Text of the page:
Even if a zoo wants to return animals to their wild environment, it is increasing not possible to do so because people destroy or seriously degrade natural habitats. Zoo animals cannot possibly act genuinely in their enclosures and may even be psychotic (more below).
Public Entertainment There were virtually no televisions in the 1950s when people flocked to the big zoos, but good wildlife television programs today can show normal behavior of animals in their natural surrounds. And many people today go on safari or working holidays in wild animal habitat to experience nature in the flesh.
Onlookers are entertained at a Chinese zoo as a cow fights for her life trying to throw off two lions. What Zoos Won't Tell Ouzo animals live in conditions where outlets for their natural instincts are continually frustrated.
In their restricted zoo -world many animals succumb to ailing mental health and go mad. You can see self-mutilation, such as tail chewing or excessive plucking out of fur or feathers, see listless indifference, and see abnormal repetitive behaviors (stereotypes) like pacing up and down or rocking back and forth for ages.
For some zoos the temptation is to sell animals they do not want to practices like the exotic meat industry, such as bush meat or canned hunts. Animals in zoos in war zones may stave slowly to death in their cages through neglect because no one can care for them.
Deliberately condemning animals to death like this is abuse and an abandonment of moral consideration. Zoos teach people that it is all right to use animals, even for purposes we assume are virtuous (education and conservation).
Zoos inspire people with false ideas by inadvertently teaching them that humans are superior to animals, physically dominant over them, and that it is proper for humans to live emotionally, spiritually and intellectually apart from nature and not as part of it. Conservation, research, education and employment are noble ideals, but if you believe that animals should have rights then zoos are a raw deal.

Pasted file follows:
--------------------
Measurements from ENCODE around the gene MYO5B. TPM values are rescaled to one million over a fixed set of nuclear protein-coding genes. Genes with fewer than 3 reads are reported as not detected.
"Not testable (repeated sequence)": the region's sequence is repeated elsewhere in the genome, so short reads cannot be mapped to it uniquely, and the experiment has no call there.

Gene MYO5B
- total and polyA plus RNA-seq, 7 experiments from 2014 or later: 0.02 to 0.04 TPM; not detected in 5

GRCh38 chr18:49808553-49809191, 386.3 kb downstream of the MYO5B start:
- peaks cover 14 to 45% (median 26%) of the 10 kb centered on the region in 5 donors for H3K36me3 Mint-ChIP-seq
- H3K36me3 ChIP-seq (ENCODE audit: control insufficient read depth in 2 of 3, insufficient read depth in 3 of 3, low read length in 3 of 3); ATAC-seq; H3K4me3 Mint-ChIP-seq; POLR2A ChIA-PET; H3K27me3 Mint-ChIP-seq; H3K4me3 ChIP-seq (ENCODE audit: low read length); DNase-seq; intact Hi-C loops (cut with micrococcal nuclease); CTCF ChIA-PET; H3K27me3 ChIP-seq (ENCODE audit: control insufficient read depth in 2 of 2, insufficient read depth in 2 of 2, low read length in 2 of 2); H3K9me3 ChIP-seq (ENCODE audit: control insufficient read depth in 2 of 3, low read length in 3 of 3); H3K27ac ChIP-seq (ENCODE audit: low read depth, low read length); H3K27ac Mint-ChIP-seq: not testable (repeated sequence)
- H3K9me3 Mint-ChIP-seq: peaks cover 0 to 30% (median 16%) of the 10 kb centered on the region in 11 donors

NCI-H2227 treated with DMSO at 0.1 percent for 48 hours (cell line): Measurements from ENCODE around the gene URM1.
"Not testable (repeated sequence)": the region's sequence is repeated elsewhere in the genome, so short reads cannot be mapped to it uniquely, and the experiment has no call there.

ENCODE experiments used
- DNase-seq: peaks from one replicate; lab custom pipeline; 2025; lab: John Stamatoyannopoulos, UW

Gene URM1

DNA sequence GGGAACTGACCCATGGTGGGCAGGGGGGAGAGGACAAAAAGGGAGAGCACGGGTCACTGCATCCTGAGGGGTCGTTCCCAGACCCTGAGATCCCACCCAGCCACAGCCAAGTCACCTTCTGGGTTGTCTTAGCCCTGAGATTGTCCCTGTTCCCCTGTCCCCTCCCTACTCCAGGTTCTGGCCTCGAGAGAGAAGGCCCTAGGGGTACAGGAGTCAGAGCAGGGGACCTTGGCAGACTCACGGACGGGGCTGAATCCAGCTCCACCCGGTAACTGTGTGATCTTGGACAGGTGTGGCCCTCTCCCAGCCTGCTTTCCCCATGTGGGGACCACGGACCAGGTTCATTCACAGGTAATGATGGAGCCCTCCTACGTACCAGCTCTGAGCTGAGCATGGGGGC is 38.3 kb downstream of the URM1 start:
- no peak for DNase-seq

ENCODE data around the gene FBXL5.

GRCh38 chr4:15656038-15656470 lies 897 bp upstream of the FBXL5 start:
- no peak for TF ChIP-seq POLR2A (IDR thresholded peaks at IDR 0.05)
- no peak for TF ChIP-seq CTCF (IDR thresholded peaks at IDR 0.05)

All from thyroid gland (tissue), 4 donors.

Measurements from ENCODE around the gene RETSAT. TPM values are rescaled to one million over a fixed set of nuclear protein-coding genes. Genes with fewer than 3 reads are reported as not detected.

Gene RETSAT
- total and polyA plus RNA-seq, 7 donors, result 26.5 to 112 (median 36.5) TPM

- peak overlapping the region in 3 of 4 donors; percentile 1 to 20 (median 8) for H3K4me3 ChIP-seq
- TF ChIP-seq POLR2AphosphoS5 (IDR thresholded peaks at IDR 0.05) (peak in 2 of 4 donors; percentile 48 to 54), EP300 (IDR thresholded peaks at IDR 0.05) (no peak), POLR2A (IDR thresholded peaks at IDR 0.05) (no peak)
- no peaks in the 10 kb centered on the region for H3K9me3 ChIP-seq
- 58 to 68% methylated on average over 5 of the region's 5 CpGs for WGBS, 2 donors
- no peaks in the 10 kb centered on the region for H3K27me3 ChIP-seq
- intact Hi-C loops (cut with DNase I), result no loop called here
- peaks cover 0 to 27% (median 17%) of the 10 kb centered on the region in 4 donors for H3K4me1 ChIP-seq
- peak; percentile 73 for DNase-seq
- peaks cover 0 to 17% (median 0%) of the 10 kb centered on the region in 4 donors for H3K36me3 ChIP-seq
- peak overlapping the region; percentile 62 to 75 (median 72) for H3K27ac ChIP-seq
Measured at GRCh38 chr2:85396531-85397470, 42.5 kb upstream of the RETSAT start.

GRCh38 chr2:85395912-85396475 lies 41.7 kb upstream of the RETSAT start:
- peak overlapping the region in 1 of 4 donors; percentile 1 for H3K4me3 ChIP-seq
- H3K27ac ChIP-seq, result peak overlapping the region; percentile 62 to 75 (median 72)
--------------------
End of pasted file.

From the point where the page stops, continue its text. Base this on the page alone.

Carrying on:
Claim: Research on abnormally disturbed animals kept in barren conditions can only provide reliable information on abnormally disturbed animals kept in barren conditions. Breeding Species Claim: Zoos support conservation of endangered populations.
Claim: Some animals show aberrant behavior and insanity even in the better zoos. And zoos cannot possibly provide adequately for animals who normally range daily over thousands of square kilometers.
Stewardship Claim: People have severely degraded or destroyed the environment of many species. So the only hope of survival for many wild animals is in zoos and captive breeding centers.
Claim: All the zoos in the world cannot keep a large enough number of animals with sufficient genetic variation to save endangered species from going extinct. Claim: If they bother to provide anything, zoos display the most meager information about their animals.
Creating Awareness Claim: Zoos stimulate public interest in animals and their conservation by leading campaigns to save animals and by presenting exhibits to the public to get their conservation message across. Local nature trusts and the World Wildlife Fund are examples.
They practice birth control or regulate population size in some other suitable manner. Claim: All kinds of zoos destroy surplus animals or send them to disreputable traders for base purposes, like canned hunts.
Further Reading Gray, Jenny (2017): Zoo Ethics: the challenges of compassionate conservation. The author argues in favor of zoos, or at any rate the relatively little conservation oriented ones.